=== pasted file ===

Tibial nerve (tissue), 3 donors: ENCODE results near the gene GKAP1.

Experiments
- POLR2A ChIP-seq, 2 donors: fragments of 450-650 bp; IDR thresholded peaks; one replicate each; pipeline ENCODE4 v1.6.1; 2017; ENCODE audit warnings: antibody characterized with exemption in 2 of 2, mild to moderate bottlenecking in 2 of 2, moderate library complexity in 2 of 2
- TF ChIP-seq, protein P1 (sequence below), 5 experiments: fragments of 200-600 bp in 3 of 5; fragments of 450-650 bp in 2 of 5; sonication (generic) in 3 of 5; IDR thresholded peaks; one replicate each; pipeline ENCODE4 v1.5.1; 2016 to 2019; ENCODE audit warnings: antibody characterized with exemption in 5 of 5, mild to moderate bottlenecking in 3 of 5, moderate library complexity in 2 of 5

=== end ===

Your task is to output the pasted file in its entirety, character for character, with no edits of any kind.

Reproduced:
Tibial nerve (tissue), 3 donors: ENCODE results near the gene GKAP1.

Experiments
- POLR2A ChIP-seq, 2 donors: fragments of 450-650 bp; IDR thresholded peaks; one replicate each; pipeline ENCODE4 v1.6.1; 2017; ENCODE audit warnings: antibody characterized with exemption in 2 of 2, mild to moderate bottlenecking in 2 of 2, moderate library complexity in 2 of 2
- TF ChIP-seq, protein P1 (sequence below), 5 experiments: fragments of 200-600 bp in 3 of 5; fragments of 450-650 bp in 2 of 5; sonication (generic) in 3 of 5; IDR thresholded peaks; one replicate each; pipeline ENCODE4 v1.5.1; 2016 to 2019; ENCODE audit warnings: antibody characterized with exemption in 5 of 5, mild to moderate bottlenecking in 3 of 5, moderate library complexity in 2 of 5